July 28 - Who Should Get the Bones?

Posted on July 28, 2020

July 28, 1996: Hydroplane races! College students Will Thomas and David Deacy decided to float tubes down the Columbia River in an attempt to watch the exciting sport.

And they discovered an ancient skull!

(Actually, the pretty much tripped over it!)

An archeologist studied the skull and the area where it was found, and he was able to recover one of the most complete ancient skeletons ever found!

All this was in Kennewick, Washington, in the United States, and so this ancient man is called Kennewick Man. 

The skeleton was about 9 thousand years old! Wow!

Okay, here's where the controversy starts: who gets the bones?

There were three groups involved in a controversy. Two groups wanted the bones and that requested in court to obtain the bones: scientists who wanted to study them, and Native American tribes from the region where the skeleton was found. A third group, the Army Corps of Engineers, actually had possession of the skeleton.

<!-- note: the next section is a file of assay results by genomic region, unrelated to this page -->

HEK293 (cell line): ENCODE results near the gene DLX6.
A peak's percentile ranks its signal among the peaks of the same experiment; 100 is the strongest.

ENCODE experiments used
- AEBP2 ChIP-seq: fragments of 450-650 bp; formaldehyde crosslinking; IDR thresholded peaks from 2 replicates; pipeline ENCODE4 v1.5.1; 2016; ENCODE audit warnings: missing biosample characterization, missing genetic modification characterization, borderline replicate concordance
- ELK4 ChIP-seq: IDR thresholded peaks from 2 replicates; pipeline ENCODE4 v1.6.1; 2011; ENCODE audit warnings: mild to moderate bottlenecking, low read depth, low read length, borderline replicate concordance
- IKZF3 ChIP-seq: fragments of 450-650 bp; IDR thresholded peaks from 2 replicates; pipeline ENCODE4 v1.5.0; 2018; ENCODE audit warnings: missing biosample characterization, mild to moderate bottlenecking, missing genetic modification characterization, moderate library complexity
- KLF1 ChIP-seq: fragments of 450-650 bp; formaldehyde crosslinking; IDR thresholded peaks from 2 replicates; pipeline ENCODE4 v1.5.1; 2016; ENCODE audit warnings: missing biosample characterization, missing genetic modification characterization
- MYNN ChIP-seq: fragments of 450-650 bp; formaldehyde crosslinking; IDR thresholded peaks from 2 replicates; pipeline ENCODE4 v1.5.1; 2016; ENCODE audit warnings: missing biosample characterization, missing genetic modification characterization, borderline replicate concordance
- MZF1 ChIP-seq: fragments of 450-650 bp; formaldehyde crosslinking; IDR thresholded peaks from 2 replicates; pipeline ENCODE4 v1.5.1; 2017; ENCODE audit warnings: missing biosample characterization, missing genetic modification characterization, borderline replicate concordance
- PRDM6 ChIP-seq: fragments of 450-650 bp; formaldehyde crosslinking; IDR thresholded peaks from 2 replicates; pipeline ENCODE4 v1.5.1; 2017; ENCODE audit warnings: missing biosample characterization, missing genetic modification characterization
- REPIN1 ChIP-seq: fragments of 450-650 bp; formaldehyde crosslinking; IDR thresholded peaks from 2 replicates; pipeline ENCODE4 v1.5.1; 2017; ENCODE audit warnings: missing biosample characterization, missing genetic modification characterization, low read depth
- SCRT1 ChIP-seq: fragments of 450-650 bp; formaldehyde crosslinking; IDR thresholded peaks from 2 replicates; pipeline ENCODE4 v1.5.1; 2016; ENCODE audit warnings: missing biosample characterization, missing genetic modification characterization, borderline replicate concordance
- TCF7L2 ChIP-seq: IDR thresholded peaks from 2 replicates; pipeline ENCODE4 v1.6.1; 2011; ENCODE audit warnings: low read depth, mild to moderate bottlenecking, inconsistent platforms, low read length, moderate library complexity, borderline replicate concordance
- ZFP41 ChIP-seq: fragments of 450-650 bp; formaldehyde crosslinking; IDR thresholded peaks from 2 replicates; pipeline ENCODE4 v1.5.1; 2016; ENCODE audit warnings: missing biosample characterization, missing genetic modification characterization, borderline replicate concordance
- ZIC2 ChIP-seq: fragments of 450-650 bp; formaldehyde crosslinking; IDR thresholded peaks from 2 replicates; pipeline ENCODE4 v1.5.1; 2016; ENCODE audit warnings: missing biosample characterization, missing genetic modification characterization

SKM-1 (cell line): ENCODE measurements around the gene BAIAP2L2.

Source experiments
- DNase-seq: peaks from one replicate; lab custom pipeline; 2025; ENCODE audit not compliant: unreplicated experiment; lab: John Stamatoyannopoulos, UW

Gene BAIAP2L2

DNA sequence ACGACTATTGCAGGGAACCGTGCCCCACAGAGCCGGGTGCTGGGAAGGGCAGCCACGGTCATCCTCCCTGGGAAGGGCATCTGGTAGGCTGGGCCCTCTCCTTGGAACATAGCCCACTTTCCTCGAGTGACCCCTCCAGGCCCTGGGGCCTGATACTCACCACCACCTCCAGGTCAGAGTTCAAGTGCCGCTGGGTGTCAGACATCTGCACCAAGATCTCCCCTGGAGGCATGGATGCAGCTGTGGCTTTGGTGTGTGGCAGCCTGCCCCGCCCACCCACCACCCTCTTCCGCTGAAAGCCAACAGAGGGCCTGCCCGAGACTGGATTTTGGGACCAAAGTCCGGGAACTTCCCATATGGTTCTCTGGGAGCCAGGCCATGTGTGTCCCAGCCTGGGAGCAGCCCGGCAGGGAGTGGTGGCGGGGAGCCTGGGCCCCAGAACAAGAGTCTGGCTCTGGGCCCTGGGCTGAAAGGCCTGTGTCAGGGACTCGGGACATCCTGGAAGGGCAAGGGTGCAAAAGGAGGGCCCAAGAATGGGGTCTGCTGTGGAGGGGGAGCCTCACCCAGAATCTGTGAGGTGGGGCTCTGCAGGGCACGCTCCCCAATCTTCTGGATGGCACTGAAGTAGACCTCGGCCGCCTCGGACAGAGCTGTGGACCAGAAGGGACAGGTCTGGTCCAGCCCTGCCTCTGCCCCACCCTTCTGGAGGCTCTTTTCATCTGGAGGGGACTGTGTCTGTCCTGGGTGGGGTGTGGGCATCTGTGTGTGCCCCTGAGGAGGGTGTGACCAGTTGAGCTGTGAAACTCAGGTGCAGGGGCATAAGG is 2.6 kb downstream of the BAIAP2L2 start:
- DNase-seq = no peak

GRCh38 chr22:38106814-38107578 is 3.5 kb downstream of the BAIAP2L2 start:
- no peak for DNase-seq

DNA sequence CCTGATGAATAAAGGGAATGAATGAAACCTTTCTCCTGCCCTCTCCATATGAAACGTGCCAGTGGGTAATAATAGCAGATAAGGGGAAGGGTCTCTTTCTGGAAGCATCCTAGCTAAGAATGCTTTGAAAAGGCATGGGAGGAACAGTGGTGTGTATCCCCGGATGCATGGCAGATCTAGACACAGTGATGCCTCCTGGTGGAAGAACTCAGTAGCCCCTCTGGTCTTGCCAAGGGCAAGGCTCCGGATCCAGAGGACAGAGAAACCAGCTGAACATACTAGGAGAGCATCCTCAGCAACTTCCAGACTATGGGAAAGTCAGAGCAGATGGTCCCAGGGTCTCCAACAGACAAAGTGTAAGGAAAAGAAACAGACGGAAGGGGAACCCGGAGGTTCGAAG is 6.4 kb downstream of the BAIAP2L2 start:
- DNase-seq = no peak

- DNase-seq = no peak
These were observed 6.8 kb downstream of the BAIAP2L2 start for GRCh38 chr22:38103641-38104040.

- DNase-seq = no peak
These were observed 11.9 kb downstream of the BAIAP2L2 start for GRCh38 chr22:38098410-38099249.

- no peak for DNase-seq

The Native American Graves Protection and Repatriation Act was designed to return to Native Americans cultural objects as well as human remains that had for years (and years and years and years) been wrongfully taken away from them. But does that act include such an ancient skeleton? And if so...exactly which tribe should this 9-thousand-year-old skeleton be returned to?

In February 2004, a court decided that such ancient bones cannot be linked with any particular tribe. Still, with continued controversy, the Army Corps of Engineers only allowed  scientists to study the bones during a short period of time.

In 2015, a team of Danish scientists were able to determine through DNA analysis that the skeleton was, in fact, related to the native peoples of the Columbia River region.

The very peoples who had sued for the right to bury their ancient ancestor!

So finally the skeleton was returned to a coalition that included the Confederated Tribes of the Colville Reservation, the Confederated Tribes and Bands of the Yakama Nation, the Nez Perce Tribe, the Confederated Tribes of the Umatilla Reservation, and the Wanapum Band of Priest Rapids. In February of 2017, about 200 representatives of five different tribes gathered in a secret location and buried Kennewick Man according to their own traditions.

Here is a long video that goes into way more detail about Kennewick Man.

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